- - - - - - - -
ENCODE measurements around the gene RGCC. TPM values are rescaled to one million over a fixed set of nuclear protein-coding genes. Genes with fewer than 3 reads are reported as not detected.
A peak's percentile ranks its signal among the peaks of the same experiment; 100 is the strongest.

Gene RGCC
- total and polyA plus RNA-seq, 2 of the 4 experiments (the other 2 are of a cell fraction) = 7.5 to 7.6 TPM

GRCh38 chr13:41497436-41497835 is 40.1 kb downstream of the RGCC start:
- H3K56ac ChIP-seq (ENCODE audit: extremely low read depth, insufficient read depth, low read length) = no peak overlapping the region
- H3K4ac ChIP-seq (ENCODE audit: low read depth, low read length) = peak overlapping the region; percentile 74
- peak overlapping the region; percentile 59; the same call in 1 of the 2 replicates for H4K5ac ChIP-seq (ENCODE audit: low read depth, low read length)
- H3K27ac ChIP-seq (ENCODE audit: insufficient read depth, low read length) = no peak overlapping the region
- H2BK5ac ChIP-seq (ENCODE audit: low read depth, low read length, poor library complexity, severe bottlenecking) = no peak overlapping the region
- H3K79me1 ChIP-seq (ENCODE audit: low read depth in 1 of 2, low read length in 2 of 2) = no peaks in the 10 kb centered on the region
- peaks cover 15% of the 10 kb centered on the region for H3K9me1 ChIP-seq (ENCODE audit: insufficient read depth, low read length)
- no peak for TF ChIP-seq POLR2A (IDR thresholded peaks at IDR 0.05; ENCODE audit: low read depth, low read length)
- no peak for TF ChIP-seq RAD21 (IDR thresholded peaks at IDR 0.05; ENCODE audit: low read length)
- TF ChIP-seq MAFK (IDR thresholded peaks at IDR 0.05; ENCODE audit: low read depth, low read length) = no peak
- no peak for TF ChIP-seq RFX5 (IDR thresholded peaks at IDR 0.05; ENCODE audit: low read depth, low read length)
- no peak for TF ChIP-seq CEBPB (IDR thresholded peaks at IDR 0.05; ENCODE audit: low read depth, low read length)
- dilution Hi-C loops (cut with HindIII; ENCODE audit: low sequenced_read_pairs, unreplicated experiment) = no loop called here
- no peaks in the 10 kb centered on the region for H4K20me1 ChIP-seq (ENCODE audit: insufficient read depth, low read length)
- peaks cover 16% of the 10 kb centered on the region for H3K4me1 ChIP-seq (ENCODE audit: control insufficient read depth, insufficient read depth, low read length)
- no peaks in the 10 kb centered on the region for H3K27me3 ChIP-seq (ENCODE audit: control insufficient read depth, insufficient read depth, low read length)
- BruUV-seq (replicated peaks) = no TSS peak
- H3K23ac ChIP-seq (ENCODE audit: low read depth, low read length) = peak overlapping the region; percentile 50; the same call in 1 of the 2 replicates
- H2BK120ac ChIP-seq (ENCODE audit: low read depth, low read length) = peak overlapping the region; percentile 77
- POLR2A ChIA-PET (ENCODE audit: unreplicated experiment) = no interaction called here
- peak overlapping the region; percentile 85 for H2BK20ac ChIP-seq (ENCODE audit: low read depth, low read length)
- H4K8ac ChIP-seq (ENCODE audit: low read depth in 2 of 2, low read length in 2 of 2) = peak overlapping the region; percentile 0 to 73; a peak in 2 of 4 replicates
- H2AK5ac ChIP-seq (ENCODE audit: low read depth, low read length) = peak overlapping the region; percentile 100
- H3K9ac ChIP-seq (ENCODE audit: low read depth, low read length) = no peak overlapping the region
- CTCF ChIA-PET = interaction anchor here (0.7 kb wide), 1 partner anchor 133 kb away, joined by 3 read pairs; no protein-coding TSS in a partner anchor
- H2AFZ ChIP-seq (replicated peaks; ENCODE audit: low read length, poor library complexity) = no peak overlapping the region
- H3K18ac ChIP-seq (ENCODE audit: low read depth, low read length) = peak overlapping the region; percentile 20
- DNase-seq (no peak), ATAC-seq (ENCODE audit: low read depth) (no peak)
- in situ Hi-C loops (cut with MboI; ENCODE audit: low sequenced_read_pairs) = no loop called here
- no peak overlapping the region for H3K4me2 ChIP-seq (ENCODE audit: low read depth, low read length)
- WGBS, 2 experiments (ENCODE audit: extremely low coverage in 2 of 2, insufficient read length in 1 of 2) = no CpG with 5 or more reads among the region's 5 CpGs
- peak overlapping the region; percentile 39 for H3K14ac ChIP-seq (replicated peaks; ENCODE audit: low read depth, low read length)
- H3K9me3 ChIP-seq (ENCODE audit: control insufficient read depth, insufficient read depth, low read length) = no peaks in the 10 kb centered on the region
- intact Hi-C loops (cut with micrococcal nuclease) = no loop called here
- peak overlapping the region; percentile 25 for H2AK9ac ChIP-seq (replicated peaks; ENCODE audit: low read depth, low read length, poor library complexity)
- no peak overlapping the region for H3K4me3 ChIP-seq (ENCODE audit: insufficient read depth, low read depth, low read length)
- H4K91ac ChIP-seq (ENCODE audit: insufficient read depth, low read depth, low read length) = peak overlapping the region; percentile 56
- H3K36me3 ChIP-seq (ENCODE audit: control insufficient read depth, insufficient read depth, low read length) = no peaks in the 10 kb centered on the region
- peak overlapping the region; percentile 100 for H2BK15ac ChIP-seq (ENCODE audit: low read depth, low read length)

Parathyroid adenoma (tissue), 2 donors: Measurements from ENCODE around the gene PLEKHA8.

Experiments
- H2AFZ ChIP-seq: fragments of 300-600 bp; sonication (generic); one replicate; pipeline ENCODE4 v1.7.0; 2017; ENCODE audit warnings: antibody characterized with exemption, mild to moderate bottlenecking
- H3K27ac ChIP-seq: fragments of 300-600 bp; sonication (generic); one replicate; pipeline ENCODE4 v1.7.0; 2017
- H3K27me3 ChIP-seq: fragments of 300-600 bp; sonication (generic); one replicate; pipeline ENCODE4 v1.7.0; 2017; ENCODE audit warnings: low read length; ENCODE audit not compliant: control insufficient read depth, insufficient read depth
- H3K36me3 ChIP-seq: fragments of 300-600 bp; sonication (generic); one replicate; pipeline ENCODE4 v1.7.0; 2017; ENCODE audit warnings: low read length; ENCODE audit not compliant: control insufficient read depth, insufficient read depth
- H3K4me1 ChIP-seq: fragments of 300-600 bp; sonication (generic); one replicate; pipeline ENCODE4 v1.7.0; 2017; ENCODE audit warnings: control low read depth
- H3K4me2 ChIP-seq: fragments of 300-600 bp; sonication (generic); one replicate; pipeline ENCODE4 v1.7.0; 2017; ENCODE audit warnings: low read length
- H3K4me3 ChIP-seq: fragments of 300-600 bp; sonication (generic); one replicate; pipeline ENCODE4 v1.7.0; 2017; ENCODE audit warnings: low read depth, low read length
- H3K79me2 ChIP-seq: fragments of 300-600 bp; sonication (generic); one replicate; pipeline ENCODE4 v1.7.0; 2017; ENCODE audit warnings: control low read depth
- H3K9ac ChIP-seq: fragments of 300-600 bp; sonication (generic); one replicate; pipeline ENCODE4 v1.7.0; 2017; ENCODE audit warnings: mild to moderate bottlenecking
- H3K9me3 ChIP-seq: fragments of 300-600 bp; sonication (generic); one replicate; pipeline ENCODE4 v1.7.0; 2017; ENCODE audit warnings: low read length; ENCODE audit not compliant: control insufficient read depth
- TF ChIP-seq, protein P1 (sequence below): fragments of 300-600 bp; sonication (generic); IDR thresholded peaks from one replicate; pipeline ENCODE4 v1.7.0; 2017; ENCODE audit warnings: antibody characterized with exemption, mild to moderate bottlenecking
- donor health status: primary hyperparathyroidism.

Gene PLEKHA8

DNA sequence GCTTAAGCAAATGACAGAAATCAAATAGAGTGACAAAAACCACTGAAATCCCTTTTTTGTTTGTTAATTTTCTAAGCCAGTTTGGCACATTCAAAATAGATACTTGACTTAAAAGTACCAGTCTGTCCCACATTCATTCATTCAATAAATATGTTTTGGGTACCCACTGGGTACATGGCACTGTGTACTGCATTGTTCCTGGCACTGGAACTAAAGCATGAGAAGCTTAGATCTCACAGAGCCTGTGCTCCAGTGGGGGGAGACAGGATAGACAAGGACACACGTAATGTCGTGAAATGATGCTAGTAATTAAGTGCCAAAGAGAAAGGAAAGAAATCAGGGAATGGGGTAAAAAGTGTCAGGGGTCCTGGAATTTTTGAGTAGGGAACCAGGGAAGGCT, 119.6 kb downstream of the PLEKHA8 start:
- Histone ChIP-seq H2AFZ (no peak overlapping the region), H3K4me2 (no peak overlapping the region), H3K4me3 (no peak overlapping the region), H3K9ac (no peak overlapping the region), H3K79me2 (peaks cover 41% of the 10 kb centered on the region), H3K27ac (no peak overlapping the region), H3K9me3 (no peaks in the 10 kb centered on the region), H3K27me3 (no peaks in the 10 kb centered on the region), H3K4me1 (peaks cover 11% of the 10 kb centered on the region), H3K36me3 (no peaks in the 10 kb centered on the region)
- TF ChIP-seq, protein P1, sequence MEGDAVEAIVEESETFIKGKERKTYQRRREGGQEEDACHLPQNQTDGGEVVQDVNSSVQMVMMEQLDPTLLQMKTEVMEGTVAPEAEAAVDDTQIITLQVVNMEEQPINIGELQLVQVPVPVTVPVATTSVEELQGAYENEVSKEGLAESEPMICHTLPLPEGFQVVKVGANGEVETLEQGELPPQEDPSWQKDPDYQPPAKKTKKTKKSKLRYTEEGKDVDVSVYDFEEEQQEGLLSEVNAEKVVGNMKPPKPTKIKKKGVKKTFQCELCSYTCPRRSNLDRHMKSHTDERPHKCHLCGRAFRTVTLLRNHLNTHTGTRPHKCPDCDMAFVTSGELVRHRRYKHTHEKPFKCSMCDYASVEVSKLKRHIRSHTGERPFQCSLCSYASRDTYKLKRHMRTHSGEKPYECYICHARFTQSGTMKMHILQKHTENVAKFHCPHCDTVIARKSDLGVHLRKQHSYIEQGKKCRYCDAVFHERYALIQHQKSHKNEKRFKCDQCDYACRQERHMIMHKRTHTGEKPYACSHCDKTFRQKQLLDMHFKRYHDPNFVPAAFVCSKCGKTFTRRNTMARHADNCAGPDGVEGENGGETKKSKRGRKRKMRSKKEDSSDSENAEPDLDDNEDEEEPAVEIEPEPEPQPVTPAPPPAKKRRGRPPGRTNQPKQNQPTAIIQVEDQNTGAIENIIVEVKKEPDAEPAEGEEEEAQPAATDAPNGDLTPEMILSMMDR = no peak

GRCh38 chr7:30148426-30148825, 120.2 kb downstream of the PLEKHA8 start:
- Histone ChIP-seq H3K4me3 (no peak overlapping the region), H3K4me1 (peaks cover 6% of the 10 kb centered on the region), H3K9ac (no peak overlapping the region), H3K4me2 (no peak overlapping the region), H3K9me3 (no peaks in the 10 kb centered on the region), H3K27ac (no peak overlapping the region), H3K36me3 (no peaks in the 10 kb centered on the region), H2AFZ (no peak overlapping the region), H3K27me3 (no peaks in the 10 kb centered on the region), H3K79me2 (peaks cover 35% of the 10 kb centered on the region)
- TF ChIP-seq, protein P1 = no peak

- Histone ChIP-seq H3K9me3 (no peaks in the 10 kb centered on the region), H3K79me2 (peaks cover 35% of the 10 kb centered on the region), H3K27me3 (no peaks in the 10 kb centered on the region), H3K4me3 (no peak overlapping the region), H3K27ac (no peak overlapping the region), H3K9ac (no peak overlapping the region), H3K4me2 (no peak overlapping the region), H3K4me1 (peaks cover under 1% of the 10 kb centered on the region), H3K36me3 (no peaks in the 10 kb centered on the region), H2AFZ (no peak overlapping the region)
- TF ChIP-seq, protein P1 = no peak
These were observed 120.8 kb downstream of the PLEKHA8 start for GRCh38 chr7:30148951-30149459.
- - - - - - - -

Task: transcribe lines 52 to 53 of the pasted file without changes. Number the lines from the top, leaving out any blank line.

- H3K4me2 ChIP-seq: fragments of 300-600 bp; sonication (generic); one replicate; pipeline ENCODE4 v1.7.0; 2017; ENCODE audit warnings: low read length
- H3K4me3 ChIP-seq: fragments of 300-600 bp; sonication (generic); one replicate; pipeline ENCODE4 v1.7.0; 2017; ENCODE audit warnings: low read depth, low read length